As a global oral health professional, my job is to not only provide comprehensive and exemplary oral health care to my patients and teach and lecture worldwide, training other oral health care professionals - but to also educate individuals about serious oral health situations, like oral cancer.

Research and statistics prove that individuals, and members of the oral health care profession, firmly believe that a twice-a-year visit to the dentist is no longer just about a checkup and cleaning, a cavity and filling or managing periodontal or gum disease. This visit can be a matter of life and death. The Oral Cancer Foundation, states that, “Dental examinations, when properly done and which include a screening for oral cancer, will save lives.”


Cancer of the oral cavity cells are mutant or malignant cells that start in the mouth. “Malignant” means that the cancer cells can spread, or metastasize, to other parts of the body. There are several types of oral cancers, but approximately 90% are squamous cell carcinomas.

The mouth and oral cavity structures that may be affected by cancer are the lips, cheeks, gums and teeth. Also affected may be the oral tongue, the bony, roof of the mouth (the hard palate,) under the tongue, and a mucous membrane that lines and protects the inside of the oral cavity.


The statistics are sobering. According to the National Institute of Dental and Craniofacial Institute,

  • Overall, 10.5 adults per 100,000 will develop oral cancer.
  • Oral cancer rates are significantly higher for males than for females.
  • Oral cancer rates are higher for Hispanic and Black males than for White males.
  • Oral cancer rates increase with age. The increase becomes more rapid after age 50 and peaks between ages 60 and 70.


The Canadian Cancer Society, ( estimated that in 2015:

  • 4,400 Canadians would be diagnosed with oral cavity cancer.
  • 1,200 Canadians could die from oral cavity cancer.
  • 2,900 men would be diagnosed with oral cavity cancer, and 810 would die from it.
  • 1,450 women would be diagnosed with oral cavity cancer, and 390 would die from it.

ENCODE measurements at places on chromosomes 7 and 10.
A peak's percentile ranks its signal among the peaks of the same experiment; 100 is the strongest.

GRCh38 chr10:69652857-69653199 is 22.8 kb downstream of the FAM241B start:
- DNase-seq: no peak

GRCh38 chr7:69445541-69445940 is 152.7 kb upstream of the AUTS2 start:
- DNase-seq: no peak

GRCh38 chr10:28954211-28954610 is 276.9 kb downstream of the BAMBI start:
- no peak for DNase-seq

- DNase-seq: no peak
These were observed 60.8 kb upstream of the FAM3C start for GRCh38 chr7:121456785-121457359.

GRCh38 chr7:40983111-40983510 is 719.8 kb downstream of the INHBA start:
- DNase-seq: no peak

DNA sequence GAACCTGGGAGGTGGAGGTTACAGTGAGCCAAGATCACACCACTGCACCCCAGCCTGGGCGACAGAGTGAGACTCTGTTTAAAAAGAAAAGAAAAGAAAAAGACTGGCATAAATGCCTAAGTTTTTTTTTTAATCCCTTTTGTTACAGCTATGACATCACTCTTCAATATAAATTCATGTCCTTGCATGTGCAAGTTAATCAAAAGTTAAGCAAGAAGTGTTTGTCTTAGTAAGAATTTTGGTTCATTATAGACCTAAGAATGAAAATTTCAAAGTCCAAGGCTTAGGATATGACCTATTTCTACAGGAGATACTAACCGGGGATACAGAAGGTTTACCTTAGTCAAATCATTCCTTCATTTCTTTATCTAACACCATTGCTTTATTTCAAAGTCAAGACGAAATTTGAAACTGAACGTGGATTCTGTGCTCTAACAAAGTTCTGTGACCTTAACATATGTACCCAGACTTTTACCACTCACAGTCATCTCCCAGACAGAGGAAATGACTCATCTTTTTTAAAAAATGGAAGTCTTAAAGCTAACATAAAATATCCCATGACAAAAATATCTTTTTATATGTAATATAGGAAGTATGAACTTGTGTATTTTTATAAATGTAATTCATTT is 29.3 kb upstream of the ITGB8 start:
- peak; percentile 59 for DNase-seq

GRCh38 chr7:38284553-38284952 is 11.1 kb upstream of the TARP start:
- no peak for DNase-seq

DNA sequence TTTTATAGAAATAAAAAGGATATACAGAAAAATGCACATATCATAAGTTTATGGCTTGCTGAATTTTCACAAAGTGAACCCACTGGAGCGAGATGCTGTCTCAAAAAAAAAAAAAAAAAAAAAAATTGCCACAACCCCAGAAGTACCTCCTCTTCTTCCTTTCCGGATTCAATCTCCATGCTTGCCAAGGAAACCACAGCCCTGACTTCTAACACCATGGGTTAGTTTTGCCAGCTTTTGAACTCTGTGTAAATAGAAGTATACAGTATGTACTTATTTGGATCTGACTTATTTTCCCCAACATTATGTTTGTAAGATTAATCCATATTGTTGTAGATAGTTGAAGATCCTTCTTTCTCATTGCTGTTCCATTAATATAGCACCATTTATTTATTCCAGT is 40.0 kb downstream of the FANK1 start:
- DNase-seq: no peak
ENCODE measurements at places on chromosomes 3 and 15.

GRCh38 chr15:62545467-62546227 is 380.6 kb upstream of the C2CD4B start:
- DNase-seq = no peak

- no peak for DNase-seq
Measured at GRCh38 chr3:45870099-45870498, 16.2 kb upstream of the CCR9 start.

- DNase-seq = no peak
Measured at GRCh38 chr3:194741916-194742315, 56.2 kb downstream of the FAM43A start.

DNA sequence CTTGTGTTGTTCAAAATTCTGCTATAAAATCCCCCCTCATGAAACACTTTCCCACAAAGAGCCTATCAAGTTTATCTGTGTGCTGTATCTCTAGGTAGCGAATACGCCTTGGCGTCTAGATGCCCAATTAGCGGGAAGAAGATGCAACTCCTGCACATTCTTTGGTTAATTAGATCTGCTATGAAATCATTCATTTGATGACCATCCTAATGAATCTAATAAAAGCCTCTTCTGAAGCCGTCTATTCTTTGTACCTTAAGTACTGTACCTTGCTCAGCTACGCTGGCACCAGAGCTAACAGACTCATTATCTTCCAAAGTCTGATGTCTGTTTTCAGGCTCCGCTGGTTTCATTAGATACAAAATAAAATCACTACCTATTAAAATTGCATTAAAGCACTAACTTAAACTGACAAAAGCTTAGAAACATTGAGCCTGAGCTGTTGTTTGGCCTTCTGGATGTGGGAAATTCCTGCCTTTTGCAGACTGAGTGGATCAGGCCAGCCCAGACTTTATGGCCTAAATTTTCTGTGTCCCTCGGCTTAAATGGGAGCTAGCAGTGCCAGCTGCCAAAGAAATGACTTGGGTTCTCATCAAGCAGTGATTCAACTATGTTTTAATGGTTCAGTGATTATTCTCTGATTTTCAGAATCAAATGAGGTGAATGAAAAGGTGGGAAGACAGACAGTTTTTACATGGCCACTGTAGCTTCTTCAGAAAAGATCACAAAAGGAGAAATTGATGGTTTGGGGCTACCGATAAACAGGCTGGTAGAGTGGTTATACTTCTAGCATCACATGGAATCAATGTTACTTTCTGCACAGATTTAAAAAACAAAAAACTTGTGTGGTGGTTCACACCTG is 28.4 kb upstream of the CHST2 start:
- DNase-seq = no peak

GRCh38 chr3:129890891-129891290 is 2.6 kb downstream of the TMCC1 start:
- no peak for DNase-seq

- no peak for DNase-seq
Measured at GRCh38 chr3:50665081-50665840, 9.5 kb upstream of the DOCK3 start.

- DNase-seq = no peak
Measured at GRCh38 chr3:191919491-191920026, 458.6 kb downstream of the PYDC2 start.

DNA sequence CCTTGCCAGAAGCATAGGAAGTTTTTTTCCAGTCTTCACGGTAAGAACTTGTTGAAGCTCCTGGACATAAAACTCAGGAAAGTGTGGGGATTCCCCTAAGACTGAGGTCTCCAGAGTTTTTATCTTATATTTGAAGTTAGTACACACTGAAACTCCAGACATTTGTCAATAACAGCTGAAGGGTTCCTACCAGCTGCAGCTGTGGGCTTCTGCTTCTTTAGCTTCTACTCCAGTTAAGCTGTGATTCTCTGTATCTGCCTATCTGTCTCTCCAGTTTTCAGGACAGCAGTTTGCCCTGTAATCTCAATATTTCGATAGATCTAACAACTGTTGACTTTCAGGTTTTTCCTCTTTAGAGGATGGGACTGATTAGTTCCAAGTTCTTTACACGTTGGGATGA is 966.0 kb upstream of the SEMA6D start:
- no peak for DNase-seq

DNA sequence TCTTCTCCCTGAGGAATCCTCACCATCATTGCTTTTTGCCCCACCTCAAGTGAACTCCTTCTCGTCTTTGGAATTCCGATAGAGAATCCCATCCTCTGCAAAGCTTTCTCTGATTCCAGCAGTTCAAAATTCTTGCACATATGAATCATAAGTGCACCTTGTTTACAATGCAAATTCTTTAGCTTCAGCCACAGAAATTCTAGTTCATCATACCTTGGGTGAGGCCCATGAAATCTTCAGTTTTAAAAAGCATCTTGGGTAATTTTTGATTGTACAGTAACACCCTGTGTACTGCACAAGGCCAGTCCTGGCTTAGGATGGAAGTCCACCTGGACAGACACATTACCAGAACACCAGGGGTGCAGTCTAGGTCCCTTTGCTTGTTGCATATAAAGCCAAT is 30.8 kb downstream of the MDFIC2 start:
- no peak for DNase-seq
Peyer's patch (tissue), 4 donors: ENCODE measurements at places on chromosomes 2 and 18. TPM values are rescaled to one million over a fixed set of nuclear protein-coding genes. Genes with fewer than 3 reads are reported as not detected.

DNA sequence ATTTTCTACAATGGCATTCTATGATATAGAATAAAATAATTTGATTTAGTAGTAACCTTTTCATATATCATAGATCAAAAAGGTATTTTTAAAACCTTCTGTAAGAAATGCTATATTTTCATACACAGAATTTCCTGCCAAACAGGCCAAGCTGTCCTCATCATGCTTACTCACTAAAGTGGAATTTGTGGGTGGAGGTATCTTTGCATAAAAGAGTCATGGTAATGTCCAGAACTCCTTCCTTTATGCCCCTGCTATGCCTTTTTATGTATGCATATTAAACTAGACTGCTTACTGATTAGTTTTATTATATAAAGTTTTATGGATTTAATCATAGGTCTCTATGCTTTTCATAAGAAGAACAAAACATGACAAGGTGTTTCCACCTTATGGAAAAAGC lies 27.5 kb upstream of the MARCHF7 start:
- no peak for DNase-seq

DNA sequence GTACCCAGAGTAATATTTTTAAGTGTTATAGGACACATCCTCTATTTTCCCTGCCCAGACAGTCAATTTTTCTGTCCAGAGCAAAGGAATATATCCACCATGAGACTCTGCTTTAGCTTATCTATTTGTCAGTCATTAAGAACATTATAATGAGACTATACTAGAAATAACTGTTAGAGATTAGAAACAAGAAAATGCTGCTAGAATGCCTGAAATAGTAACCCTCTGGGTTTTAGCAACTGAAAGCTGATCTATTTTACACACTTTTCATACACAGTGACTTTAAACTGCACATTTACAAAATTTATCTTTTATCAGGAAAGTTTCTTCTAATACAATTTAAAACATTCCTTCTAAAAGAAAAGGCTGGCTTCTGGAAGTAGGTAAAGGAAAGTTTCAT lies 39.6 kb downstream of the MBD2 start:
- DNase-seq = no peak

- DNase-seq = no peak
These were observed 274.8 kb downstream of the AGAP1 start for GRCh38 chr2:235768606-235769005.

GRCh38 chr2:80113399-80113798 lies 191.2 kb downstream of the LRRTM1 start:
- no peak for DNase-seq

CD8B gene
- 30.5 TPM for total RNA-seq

The Oral Cancer Foundation, ( statistics state:

  • In 2016, close to 48,250 Americans will be diagnosed with oral or pharyngeal cancer. This could cause over 9,575 deaths, killing roughly one person per hour, 24 hours per day. Only slightly more than half (57%) will survive after five years.
  • The death rate for oral cancer is higher than cervical cancer, Hodgkin’s lymphoma, laryngeal cancer, testicular, and endocrine system cancers, such as thyroid.



One of the real dangers of oral cancer, is that in its early stages, it can be painless and unnoticeable. Patients who survive an initial diagnosis may have up to a 20 times higher risk of developing a second cancer, or metastasis; this increased risk factor can exist for 5-10 years after the first occurrence. Risk factors include:

AGE: Oral cancer usually occurs over age 40.

SMOKING: Tobacco use in all its forms is #1 on the list of risk factors in individuals over 50. Historically at least 75% of those diagnosed at age 50 and older, have been tobacco users.

oral-cancer-stats-blog-photo2ALCOHOL: Alcohol is an independent risk factor for oral cancer and has been cited as the most important risk factor in non-smokers. But when tobacco is combined with heavy alcohol use, the risk is significantly increased, as the two factors act synergistically. Those who both smoke and drink, have a 15 times greater risk of developing oral cancer than others.

oral-cancer-stats-blog-photo3HUMAN PAPILLOMA VIRUS or HPV16: The sexually transmitted virus affects 40 million Americans today and has been shown to cause oral cancer, affecting posterior (or front) oral cavity sites. Over the last few years in people under the age of 50, HPV16 may be replacing tobacco as the primary cause of oral cancer.

LIFESTYLE CHOICES include behaviors we have control over, and can change: Diet, smoking, smokeless chewing tobacco, excessive alcohol use and unprotected sex (HPV16).

PHYSICAL: Exposure to ultraviolet radiation (sunlight), chemicals and radiographs (x-rays) can produce cumulative effects and have been implicated in some lip and oral cancers. Genetic factors (DNA) may play a small role, as well.


Statistics show that oral cancer can develop on the tongue, floor of the mouth, between the lip or cheek and the soft tissue (gingiva) covering the lower jaw, salivary glands, base of the tongue at the back of the mouth, the oropharynx (the back of the throat) and on and around the tonsils.


  • Discoloration in the mouth
  • A sore that doesn’t heal
  • Lump or mass
  • Pain or difficulty swallowing, speaking or chewing
  • Chronic hoarse voice
  • Numbness
  • Persistent earache


The Oral Cancer Foundation statistics prove that regular visits to your oral health provider and an early oral cancer diagnosis can sometimes mean the difference between life and death. Detect oral cancer when it is small and curable!

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